The Department of Classics offers a wide range of courses in the languages, literature, history, and cultures of ancient Greece and Rome as well as courses that celebrate their enduring intellectual and artistic influence on ages since antiquity, up to and including our own 21st century. In addition to majors in Greek and Latin, which require advanced language study, the Department also offers a Classical Studies major with minimal language requirements.

Degree Offerings

Classics Department Newsletters

When you're studying Greek, you get used to not having the answers and not feeling totally comfortable with the material. I came to like this feeling, and it helped me carve out my own space in the marketplace and invent myself as an entrepreneur.

Tyler Barstow '10

Why Classics?

The voices of great intellects , Jefferson, Thoreau, Johnson, and Tocquville on "Why Classics?"

Why Classics?

The Hampden-Sydney Amphora

Objects of cultural significance often come to colleges, where they are deposited by their owners in the expectation that they will enrich learning. Many times these gifts are relatively informal and little is known about them before they come to the institution. Such is the case with the Hampden-Sydney amphora, a gift in 1962 of Dr. J. William Hinton of New York City. 

The Hampden-Sydney AmphoraNot an alumnus, but awarded an honorary Doctorate of Letters in 1961, Dr. Hinton was impressed by the place ancient cultures held in the Hampden-Sydney curriculum. His gift to the then-newly-opened Eggleston Library also included a small collection of ancient coins, as well as a fragmentary marble head of a child. For whatever reason, the amphora, usually kept in the Rare Book Room of the library, attracted little attention over the years. And, as is often the case with gifts of this sort, there is no file on the object as one would find in a museum.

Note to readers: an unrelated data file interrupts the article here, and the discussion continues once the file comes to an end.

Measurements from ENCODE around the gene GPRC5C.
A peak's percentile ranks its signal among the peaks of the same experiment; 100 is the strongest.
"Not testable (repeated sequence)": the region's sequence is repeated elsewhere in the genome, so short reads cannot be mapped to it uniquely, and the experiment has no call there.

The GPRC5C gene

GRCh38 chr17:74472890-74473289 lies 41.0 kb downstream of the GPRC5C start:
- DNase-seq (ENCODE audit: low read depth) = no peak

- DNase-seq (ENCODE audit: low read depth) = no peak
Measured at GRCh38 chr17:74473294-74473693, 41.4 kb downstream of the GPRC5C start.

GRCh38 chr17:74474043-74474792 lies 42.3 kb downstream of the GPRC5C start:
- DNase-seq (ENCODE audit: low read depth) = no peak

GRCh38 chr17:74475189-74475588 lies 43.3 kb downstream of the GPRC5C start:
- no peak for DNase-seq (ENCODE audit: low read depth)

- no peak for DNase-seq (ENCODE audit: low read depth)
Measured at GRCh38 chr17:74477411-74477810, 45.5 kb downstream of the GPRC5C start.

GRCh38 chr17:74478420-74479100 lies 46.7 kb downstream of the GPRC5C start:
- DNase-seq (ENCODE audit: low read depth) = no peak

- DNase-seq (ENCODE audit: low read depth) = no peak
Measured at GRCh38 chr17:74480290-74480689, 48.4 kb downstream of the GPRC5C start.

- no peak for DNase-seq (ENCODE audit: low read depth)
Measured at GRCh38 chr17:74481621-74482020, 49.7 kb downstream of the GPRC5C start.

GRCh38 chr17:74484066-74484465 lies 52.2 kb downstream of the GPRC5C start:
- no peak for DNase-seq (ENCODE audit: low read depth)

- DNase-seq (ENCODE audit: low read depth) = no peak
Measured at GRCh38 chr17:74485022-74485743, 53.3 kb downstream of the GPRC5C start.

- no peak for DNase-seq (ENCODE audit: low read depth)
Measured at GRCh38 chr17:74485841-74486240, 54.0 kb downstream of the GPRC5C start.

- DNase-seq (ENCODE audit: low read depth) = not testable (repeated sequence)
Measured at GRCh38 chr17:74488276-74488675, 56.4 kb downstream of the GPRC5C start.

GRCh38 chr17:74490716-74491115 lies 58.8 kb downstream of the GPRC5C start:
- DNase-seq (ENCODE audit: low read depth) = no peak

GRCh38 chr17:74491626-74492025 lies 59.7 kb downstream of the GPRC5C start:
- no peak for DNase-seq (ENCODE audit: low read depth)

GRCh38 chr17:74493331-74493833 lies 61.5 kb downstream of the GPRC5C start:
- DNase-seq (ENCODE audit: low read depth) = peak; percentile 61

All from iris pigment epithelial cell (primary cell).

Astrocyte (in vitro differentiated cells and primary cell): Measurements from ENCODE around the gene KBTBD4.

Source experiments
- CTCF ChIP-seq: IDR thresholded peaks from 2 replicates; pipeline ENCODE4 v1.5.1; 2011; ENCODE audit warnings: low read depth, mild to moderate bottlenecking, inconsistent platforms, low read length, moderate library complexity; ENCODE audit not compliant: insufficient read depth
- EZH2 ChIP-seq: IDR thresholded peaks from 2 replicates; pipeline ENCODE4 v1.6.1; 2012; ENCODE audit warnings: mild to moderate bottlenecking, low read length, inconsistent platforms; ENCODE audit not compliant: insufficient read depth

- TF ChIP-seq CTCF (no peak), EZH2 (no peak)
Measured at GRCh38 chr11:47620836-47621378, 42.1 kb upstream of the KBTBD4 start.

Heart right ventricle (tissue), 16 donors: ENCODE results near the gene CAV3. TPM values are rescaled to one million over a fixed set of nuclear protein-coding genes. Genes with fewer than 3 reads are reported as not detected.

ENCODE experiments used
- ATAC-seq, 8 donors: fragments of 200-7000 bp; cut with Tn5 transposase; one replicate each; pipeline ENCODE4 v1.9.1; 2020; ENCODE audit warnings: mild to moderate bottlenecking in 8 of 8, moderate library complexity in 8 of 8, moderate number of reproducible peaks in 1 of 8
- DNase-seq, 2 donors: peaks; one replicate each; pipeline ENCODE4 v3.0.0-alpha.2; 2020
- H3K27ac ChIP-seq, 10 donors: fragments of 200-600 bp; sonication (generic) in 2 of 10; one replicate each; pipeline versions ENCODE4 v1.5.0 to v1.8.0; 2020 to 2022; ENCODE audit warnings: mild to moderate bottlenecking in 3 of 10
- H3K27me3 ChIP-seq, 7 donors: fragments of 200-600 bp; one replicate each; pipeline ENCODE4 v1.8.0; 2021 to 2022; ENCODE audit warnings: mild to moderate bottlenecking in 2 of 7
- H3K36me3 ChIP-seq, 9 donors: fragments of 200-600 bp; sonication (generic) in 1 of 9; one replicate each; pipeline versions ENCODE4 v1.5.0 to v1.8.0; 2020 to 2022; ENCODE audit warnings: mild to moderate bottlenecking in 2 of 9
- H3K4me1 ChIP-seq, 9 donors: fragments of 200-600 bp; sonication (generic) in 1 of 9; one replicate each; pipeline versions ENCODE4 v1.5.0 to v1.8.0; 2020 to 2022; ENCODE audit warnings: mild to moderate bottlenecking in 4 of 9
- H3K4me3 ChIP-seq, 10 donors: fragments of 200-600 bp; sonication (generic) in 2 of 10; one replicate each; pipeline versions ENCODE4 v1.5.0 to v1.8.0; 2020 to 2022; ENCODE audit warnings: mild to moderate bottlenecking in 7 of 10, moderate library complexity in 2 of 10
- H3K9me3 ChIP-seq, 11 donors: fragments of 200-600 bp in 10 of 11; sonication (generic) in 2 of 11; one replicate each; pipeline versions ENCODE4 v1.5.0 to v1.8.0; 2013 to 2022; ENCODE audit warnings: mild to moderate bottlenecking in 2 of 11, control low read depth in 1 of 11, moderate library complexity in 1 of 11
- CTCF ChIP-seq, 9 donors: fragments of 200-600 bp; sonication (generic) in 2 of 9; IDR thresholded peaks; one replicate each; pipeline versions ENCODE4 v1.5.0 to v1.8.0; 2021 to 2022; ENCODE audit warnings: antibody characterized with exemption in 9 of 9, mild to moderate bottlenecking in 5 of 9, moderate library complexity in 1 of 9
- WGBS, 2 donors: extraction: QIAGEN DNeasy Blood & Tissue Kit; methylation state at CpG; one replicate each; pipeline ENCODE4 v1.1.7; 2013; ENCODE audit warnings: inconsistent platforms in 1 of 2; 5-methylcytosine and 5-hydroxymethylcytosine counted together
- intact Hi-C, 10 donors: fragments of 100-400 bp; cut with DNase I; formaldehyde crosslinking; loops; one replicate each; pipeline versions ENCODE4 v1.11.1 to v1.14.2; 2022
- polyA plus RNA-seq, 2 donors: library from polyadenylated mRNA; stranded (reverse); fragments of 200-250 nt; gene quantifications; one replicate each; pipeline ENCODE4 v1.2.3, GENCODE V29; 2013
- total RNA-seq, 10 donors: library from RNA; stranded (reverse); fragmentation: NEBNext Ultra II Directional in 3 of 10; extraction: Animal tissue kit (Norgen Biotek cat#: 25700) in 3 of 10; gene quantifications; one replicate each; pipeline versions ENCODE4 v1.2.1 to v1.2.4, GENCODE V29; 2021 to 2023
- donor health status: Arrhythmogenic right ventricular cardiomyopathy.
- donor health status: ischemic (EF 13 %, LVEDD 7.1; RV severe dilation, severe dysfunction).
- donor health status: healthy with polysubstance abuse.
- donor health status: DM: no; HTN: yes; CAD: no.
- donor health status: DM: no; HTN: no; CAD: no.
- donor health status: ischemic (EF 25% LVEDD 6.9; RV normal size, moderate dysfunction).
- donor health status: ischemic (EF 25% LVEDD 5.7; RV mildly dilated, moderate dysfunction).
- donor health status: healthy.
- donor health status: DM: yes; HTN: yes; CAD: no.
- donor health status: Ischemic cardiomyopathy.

Researching the Amphora, 2000
In conjunction with the Trojan War symposium in 2000, Mary Prevo, Instructor in Fine Arts, undertook research on the amphora so that it might be used more productively as a teaching tool. Hampden-Sydney colleagues James Arieti, Pam Fox, Sharon Goad, Richard McClintock, and Lorie Mastemaker, all helped her in the preparation and presentation of this research, in a display in the Atkinson Museum. Also lending invaluable expertise were Sharon Koehler, conservator in private practice, and Dr. Margaret Ellen Mayo, Curator of Ancient Art, Virginia Museum of Fine Arts. 


Eta Sigma Phi

Eta Sigma Phi, the national honorary classical society, was founded at the University of Chicago in 1924, and Beta Theta chapter was established at H-SC in 1942. Eligibility includes demonstration of high proficiency in the study of the classics, completion of at least three semesters of Latin or Greek with an appropriate scholastic average. Advisor: Dr. Janice Siegel

Eta Sigma Phi website

The Benefits of Classical Studies

The History Net on Why Study the Classics?

Drew University on Why Study the Classics? 
-Drew University

Brian McVey '90

Reverend Brian McVey '90, an Episcopal priest by way-of financial broker, has become a leading advocate in the fight to abolish human trafficking, working alongside his parishioners and other activists to rescue victims, support survivors, educate the public, and lobby all levels of governmental and ecclesiastical power.

Brian McVey '90

Classics Department

Dr. Janice Siegel, Chair
Associate Professor of Classics
Brinkley Hall, 005
Hampden-Sydney College | Hampden Sydney, VA 23943
(434) 223-7204

Classics Department Professors
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